Drywall Butt Joints Made Easy
Techniques to avoid having to feather out butt joints.
IntroductionNo matter how well you plan your drywall installation, sometimes you just can't avoid having to tape a butt joint or two. Don't worry. Here are some tips to make the job easy—and the results perfect.
- Circular saw
- Combination square
- Drill/driver - cordless
- Extension cord
- Hearing protection
- Mud pan
- Safety glasses
- Screw gun
- Table saw
- Tape measure
- Taping knife
- Utility knife
- 2x4 blocks
- Drywall nails
- Drywall screws
- Joint compound
Project step-by-step (6)
Normal drywall joints
Fig. A: Tapered joint
Where two tapered edges of drywall meet, they create a shallow recess that makes taping easy. Just drag your knife over the joint and—after the third coat of mud—you’ll have a perfectly flat surface.
Fig. B: Butt joint
Butt joints have no recess, so you have to build up a layer of mud that's thin enough and wide enough to blend into the surrounding flat surface.
When it comes to finishing drywall, the hardest part of the job is usually the butt joints—the joints formed where two non-tapered ends of drywall meet. Unlike tapered joints (Fig. A), which provide a recess for the reinforcing tape and “mud” (joint compound), butt joints require a buildup of mud. To make that buildup blend into the surrounding flat surface, you have to feather out the mud about 18 in. on both sides of the joint (Fig. B). But there are ways to avoid this slow, fussy process.
Fig. C: Recessed butt joint
Using blocks between studs or joists, you can create a recess at butt joints, making them as easy to tape as tapered joints.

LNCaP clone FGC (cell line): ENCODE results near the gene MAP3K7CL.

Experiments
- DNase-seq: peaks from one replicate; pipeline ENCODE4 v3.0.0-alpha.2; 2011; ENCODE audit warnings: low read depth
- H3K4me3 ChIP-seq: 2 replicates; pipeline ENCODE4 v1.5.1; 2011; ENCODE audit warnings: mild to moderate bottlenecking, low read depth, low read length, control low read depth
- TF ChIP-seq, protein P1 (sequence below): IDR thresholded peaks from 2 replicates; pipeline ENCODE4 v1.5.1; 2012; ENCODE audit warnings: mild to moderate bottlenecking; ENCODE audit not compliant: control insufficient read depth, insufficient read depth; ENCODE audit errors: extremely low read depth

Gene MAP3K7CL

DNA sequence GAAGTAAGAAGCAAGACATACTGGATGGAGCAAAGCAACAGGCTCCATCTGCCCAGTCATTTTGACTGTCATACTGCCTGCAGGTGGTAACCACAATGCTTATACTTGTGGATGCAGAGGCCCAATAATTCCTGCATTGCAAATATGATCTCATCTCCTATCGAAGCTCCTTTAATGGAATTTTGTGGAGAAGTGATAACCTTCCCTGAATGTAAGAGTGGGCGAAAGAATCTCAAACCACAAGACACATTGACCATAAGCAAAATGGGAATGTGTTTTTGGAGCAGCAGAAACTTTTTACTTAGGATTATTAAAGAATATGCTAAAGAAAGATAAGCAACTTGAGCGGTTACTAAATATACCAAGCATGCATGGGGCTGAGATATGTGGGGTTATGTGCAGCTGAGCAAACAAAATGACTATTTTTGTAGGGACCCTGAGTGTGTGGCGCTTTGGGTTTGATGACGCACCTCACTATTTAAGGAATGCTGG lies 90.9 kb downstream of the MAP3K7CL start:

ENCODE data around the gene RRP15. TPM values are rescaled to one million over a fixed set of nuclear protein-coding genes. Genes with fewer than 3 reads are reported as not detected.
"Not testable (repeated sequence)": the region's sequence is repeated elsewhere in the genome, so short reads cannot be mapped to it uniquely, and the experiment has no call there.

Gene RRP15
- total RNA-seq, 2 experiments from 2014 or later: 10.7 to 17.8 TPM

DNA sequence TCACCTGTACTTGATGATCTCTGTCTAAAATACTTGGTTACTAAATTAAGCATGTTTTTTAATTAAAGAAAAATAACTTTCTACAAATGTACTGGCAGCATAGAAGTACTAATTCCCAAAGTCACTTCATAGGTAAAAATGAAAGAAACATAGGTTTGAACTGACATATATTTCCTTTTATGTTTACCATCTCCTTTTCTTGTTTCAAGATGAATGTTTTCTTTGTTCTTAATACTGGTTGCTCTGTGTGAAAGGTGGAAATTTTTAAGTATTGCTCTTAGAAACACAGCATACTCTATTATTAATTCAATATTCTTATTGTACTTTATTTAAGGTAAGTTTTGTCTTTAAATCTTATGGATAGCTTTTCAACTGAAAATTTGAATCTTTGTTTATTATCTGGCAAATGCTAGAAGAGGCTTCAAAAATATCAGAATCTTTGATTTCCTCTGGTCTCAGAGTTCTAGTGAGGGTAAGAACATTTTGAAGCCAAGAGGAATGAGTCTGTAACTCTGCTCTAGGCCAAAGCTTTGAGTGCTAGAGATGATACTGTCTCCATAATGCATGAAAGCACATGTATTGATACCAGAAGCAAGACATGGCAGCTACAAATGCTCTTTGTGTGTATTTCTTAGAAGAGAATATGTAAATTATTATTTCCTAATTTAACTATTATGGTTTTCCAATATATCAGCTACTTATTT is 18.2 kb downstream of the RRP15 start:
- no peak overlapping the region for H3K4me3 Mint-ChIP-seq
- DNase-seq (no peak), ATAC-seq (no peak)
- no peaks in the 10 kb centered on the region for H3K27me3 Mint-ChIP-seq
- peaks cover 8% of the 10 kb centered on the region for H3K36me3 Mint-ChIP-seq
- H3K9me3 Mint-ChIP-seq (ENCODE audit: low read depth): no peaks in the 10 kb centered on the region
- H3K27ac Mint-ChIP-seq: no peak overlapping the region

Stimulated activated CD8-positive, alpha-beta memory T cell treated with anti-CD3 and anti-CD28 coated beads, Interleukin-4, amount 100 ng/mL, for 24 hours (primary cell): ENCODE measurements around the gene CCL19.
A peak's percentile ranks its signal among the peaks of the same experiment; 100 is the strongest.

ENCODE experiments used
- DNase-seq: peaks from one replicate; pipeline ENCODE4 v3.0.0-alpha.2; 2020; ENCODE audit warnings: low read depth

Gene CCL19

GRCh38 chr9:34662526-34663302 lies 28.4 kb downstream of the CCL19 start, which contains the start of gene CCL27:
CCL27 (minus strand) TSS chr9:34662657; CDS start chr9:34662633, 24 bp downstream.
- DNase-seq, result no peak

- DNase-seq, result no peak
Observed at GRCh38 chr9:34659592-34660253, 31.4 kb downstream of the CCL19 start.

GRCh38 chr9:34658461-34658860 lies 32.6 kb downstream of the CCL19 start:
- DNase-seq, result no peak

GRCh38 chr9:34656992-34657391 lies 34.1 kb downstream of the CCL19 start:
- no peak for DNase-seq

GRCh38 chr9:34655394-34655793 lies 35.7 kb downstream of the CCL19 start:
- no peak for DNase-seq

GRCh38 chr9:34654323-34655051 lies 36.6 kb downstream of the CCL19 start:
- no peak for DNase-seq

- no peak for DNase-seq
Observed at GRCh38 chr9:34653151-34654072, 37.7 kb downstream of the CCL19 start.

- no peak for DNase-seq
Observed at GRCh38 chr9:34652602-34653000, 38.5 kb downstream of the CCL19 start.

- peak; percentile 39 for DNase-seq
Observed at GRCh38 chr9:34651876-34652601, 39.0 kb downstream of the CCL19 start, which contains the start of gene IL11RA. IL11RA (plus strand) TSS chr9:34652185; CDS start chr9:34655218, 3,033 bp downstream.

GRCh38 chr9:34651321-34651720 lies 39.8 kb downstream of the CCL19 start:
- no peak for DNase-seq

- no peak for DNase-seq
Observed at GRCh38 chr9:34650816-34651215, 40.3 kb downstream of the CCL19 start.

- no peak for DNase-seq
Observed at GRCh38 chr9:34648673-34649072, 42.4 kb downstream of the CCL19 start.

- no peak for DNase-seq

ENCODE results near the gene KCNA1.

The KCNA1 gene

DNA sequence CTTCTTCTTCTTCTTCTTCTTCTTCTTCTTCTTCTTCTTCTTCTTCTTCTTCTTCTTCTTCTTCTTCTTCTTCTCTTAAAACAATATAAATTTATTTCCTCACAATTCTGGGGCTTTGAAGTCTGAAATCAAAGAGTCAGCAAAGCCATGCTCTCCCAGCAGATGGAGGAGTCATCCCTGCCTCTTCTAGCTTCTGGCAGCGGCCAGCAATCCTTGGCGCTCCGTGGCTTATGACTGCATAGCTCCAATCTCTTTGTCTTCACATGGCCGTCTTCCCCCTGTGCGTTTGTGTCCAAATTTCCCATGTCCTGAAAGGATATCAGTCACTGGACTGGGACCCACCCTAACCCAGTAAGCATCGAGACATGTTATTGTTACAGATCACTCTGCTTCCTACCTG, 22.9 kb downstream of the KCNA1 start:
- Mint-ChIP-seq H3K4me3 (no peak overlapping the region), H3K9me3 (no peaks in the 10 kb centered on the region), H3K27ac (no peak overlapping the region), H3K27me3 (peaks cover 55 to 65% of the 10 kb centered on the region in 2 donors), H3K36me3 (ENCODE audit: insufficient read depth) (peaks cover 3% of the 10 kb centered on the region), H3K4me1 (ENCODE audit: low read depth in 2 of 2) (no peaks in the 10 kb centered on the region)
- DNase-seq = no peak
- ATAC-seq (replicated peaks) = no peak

Screw or nail blocks, or a butt board, between studs or joists
To make these blocks, we cut 2x4s to a width of 3-1/8 in to create recessed butt joints on both sides of the wall. In areas where you won’t be hanging drywall on the other side (ceilings and exterior walls, for example), you can use 2x2 blocks. On walls, you’ll need four blocks for each butt joint. On ceilings, install five blocks. Chisel away part of the sill plate so the lower edge of the drywall can bend inward.
Tape the joint
Tape recessed butt joints beginning with an 8-in. wide knife for the tape coat. For the following coats, use a 12-in. knife, or better yet, a 14-in. knife.
The best way to handle butt joints is to avoid them altogether by using sheets of drywall that will span the entire room. Home centers carry 8-, 12- and sometimes 10-ft. long sheets. If 12-ft. sheets aren't long enough, try a specialty drywall supplier, where you'll find 14-ft. and, perhaps, 16-ft. sheets.
If you can't get sheets that are as long as the room, or if there's no way to wrestle long sheets into the room, you can make it a lot easier to finish butt joints by creating a recess at each joint (Fig. C).
To make recessed butt joints, put blocks between the studs or joists. The blocks are set back about 3/16 in. from the face of the framing, so when you screw the drywall to the blocks, the butt ends are drawn inward, creating a hollow recess that's as easy to finish as a tapered joint. This may sound like a lot of unnecessary work, but if you're a bush-league drywall finisher like me, you'll get better results and probably save time in the long run.